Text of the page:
Meet Jessica Taylor, who is the founder of Ezra Coffee. She founded the coffee business in an attempt to make a product that is so rich and flavorful that one can even avoid adding milk. Taylor was at the time working in diversity, equity, and inclusion at Toyota but turned to coffee when her younger sister became lactose intolerant and allergic to soy and nuts. Taylor started roasting beans on her home stove, working on different recipes in order to produce coffee her sister could enjoy without milk.
“Ezra started out as a passion project,” Taylor said to the United States Chamber of Commerce. “I had all these pieces, these nuggets, but nothing cohesively in one space. I pulled in my love for scholarship programming, history, coffee, and of educating people of color, and I wrapped it all into Ezra.”
Nearly two years after starting Ezra Coffee, the brand can now be found at Target, Amazon, and over 40 40 H-E-B stores, one of Texas’ largest grocery chains, as per the United States Chamber of Commerce.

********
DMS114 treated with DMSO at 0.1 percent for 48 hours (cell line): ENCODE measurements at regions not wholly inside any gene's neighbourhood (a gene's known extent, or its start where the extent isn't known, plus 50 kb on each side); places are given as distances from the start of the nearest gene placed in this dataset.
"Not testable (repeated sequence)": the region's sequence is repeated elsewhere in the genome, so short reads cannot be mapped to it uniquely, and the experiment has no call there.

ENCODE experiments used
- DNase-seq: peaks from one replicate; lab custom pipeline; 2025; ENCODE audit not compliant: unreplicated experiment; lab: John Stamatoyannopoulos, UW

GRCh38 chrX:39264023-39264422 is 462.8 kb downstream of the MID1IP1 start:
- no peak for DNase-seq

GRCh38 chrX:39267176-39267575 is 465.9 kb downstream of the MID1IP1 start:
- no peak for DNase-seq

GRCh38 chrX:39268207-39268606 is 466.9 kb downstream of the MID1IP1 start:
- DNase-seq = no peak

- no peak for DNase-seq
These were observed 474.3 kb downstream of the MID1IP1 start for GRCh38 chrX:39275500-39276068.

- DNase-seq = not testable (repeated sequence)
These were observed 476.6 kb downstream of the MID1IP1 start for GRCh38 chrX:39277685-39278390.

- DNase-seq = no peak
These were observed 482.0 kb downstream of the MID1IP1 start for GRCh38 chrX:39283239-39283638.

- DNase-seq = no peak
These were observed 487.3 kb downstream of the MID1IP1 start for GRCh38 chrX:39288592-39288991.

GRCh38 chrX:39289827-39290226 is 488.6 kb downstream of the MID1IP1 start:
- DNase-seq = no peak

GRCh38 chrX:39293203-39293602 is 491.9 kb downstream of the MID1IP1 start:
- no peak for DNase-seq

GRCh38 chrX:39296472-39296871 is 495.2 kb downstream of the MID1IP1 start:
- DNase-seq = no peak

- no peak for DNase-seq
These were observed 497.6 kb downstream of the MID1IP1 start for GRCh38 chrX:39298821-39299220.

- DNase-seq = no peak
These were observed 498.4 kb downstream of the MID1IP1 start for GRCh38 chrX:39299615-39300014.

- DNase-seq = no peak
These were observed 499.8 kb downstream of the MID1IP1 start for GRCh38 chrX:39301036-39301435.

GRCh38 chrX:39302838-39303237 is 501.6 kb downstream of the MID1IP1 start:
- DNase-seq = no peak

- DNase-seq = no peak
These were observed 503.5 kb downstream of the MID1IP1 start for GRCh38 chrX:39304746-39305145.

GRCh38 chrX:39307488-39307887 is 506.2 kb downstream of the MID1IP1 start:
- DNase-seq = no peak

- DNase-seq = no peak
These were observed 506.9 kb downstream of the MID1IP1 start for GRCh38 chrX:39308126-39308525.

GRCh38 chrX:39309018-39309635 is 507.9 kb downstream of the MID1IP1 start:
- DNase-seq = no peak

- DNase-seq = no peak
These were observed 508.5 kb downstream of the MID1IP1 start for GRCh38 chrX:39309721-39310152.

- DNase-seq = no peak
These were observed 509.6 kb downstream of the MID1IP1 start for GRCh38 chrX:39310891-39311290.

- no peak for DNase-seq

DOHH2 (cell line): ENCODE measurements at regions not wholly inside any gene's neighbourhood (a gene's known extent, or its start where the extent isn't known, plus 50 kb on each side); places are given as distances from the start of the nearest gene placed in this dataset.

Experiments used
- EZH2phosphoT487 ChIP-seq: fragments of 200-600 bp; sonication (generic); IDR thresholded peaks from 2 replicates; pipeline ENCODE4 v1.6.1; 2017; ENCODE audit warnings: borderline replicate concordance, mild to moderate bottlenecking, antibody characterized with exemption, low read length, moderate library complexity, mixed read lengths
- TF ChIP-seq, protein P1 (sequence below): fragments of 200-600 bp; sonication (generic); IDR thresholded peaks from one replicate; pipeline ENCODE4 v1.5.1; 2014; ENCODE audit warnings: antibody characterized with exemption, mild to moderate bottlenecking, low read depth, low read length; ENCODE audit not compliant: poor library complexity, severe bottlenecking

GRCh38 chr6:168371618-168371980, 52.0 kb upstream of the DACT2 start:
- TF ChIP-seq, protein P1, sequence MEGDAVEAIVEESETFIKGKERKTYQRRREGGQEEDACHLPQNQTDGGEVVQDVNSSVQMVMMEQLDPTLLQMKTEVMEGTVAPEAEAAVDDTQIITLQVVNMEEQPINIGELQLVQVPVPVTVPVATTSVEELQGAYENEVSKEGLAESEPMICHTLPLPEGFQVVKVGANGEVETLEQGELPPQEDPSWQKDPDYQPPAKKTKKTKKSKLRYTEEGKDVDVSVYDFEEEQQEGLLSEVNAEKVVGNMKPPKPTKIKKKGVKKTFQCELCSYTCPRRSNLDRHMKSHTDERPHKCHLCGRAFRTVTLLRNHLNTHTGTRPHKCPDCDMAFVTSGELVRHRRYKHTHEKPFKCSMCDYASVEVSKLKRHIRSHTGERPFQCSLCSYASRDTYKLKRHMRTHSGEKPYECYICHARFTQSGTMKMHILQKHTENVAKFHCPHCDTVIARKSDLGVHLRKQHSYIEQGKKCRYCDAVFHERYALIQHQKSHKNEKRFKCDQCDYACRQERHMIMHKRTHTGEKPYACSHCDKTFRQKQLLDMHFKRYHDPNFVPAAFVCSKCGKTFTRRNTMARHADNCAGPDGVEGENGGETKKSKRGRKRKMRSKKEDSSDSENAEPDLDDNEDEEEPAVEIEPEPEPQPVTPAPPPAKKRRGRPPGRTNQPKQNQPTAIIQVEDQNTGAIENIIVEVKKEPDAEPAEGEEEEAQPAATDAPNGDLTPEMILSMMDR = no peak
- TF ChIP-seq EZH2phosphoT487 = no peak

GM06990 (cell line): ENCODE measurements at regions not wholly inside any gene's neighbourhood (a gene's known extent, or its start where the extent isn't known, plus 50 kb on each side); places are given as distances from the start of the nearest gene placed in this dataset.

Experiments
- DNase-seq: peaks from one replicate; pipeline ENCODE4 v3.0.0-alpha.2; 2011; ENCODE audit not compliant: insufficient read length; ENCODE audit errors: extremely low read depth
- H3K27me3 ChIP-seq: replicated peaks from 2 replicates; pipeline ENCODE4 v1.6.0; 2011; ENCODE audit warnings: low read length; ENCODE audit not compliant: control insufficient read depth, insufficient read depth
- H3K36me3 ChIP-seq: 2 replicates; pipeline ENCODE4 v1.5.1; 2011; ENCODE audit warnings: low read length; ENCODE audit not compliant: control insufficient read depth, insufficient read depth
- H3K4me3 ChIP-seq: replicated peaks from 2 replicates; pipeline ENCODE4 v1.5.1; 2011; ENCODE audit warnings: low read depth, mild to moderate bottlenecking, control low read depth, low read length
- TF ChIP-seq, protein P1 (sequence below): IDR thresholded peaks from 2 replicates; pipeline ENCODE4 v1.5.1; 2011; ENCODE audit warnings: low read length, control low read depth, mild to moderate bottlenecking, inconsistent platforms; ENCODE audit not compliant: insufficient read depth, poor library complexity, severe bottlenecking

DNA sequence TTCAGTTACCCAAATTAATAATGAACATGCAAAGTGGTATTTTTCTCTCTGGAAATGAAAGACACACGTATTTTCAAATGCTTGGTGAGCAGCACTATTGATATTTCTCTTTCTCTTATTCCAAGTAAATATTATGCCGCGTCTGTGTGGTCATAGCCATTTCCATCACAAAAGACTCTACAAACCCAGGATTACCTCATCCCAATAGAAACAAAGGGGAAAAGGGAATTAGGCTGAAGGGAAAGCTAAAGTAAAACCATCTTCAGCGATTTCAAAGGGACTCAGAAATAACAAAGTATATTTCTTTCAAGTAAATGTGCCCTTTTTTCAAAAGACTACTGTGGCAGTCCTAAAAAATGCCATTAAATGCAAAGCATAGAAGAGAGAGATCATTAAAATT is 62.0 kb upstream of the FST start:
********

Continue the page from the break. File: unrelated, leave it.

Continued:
“Less than 1% of Black-owned brands secure retail distribution and to have done this in 18 months is truly a testament to Gods favor,” Taylor said on Instagram.
An interesting aspect of Taylor’s business is her commitment to using one of the world’s most popular beverages to tell the history of black people and the LGBTQ community. The names of some of the brand’s most popular blends pay homage to people who paved the way for her to be in entrepreneurship. For instance, the Lorde Baldwin blend honors the work of Black gay writer James Baldwin. Ghanaian Adinkra symbols from the Asante people in West Africa can also be found on the bags.
“On the back of our bags, we tell amazing stories about Black people that aren’t rooted in adversity and slavery,” Taylor said. “There are so many people who have done great things and made inventions we don’t know about.”
To get her business off the ground, Taylor got support through Target’s accelerator program, Target Forward Founders. She also applied to H-E-B’s Quest for the Best competition and even though she did not win, her product attracted a local buyer.
Coffee is widely consumed, and according to data, the global coffee market is expected to reach $83 billion by 2027.